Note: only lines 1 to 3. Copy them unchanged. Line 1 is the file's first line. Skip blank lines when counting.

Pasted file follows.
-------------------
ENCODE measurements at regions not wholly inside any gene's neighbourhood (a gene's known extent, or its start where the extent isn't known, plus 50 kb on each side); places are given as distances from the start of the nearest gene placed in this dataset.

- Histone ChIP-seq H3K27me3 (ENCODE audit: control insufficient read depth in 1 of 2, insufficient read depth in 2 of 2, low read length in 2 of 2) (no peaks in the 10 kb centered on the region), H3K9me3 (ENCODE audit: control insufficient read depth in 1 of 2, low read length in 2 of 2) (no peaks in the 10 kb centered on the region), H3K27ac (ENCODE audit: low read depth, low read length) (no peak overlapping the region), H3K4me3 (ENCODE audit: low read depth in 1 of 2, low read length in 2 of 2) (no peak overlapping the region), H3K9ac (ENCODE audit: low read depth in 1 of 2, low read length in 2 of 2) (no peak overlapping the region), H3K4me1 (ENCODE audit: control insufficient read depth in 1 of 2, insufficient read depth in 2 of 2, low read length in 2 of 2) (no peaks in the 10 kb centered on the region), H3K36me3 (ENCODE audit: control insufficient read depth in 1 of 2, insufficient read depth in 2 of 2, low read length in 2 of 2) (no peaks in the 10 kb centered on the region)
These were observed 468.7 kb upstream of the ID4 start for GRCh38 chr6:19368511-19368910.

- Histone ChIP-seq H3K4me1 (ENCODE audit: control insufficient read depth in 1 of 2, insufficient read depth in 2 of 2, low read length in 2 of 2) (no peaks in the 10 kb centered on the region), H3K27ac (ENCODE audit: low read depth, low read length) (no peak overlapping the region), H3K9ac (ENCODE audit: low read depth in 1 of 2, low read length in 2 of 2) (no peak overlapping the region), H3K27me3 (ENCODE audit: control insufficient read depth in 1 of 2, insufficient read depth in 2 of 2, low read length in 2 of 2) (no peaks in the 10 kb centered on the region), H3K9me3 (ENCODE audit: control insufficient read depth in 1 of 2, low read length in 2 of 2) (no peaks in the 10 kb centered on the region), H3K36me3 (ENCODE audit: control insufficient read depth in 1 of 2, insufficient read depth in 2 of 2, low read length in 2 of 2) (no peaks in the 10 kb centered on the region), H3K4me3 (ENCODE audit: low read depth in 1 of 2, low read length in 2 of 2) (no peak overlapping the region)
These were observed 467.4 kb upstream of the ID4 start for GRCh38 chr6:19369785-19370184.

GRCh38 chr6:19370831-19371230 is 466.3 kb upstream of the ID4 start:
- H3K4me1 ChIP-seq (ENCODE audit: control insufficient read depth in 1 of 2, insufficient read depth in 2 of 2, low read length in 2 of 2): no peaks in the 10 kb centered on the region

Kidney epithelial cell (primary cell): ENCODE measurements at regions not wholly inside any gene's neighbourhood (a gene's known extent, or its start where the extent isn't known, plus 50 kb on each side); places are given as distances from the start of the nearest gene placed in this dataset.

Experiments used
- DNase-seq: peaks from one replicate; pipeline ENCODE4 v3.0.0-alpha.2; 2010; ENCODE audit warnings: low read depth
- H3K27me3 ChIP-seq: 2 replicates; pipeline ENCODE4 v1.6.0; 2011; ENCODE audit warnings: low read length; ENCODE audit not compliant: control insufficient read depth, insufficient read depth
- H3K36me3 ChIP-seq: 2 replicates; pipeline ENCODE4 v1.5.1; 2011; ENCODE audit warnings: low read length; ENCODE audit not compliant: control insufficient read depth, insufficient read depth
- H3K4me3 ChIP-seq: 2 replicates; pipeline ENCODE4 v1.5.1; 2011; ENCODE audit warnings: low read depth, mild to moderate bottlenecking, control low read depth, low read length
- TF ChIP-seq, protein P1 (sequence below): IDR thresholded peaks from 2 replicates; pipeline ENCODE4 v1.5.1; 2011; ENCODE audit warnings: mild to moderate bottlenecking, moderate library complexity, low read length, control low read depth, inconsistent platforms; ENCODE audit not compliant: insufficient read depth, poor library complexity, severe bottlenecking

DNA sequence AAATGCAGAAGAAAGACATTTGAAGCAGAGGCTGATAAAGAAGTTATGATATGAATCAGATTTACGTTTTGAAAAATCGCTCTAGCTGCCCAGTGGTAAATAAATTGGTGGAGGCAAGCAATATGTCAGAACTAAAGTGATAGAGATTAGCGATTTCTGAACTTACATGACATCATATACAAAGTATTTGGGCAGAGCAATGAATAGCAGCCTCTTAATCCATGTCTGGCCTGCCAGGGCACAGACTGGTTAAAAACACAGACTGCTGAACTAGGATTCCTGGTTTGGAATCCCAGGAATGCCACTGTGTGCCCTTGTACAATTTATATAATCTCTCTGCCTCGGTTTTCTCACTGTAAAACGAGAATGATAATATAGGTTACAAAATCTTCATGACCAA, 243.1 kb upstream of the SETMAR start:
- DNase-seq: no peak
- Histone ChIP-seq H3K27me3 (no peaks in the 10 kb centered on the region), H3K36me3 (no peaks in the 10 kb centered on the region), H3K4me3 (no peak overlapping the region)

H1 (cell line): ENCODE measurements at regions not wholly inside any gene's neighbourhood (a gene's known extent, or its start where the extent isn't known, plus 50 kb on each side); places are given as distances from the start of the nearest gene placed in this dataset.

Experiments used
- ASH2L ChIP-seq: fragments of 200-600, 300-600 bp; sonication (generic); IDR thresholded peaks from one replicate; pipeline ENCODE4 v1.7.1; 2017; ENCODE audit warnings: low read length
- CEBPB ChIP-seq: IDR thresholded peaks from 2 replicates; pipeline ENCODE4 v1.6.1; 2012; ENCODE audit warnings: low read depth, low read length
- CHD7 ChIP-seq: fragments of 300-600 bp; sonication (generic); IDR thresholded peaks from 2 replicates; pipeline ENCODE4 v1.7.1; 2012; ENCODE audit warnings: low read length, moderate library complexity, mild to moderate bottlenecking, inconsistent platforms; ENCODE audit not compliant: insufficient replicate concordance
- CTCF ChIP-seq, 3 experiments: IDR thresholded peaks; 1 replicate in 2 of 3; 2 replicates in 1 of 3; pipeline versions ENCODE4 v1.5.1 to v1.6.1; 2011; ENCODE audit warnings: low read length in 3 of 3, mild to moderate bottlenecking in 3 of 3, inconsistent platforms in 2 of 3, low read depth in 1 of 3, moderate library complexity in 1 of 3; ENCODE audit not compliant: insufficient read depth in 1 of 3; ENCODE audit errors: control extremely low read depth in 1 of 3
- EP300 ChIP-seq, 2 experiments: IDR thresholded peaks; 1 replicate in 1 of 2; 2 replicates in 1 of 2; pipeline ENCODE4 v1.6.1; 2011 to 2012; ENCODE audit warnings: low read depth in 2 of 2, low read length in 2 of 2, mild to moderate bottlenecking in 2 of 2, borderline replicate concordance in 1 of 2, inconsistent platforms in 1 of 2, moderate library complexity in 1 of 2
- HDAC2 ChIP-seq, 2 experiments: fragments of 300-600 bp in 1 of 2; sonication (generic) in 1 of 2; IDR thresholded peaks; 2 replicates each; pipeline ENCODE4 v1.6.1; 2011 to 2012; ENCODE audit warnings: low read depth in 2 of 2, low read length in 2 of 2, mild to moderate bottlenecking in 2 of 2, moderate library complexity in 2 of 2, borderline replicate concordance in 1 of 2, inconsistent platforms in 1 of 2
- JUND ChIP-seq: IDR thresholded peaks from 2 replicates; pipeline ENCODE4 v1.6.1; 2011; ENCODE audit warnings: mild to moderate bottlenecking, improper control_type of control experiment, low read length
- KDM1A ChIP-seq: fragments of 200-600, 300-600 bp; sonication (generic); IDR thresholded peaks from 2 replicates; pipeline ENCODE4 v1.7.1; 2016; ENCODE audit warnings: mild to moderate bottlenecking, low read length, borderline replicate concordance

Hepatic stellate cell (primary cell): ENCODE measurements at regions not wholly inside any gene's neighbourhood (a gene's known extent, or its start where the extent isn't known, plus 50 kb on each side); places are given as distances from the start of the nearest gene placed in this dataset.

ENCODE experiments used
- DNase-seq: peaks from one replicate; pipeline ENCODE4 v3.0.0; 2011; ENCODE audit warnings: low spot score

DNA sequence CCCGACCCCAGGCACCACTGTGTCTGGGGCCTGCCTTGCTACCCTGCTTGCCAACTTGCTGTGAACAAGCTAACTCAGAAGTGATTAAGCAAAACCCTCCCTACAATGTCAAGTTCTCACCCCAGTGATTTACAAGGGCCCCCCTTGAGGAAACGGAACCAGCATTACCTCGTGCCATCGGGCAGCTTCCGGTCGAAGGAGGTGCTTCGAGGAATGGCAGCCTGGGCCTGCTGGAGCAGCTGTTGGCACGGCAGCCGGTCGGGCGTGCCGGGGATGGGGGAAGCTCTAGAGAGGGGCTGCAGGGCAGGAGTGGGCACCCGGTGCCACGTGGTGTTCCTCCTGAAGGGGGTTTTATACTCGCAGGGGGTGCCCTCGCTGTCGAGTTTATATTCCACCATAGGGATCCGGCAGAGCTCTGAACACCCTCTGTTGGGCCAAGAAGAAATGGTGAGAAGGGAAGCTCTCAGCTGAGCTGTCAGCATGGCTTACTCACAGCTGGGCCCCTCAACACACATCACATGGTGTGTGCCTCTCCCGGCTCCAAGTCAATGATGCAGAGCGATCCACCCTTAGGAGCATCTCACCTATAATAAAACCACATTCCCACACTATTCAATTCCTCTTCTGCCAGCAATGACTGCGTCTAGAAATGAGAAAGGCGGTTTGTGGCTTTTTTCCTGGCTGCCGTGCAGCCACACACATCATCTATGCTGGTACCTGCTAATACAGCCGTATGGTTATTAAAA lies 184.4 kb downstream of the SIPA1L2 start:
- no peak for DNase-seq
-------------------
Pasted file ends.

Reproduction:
ENCODE measurements at regions not wholly inside any gene's neighbourhood (a gene's known extent, or its start where the extent isn't known, plus 50 kb on each side); places are given as distances from the start of the nearest gene placed in this dataset.

- Histone ChIP-seq H3K27me3 (ENCODE audit: control insufficient read depth in 1 of 2, insufficient read depth in 2 of 2, low read length in 2 of 2) (no peaks in the 10 kb centered on the region), H3K9me3 (ENCODE audit: control insufficient read depth in 1 of 2, low read length in 2 of 2) (no peaks in the 10 kb centered on the region), H3K27ac (ENCODE audit: low read depth, low read length) (no peak overlapping the region), H3K4me3 (ENCODE audit: low read depth in 1 of 2, low read length in 2 of 2) (no peak overlapping the region), H3K9ac (ENCODE audit: low read depth in 1 of 2, low read length in 2 of 2) (no peak overlapping the region), H3K4me1 (ENCODE audit: control insufficient read depth in 1 of 2, insufficient read depth in 2 of 2, low read length in 2 of 2) (no peaks in the 10 kb centered on the region), H3K36me3 (ENCODE audit: control insufficient read depth in 1 of 2, insufficient read depth in 2 of 2, low read length in 2 of 2) (no peaks in the 10 kb centered on the region)
These were observed 468.7 kb upstream of the ID4 start for GRCh38 chr6:19368511-19368910.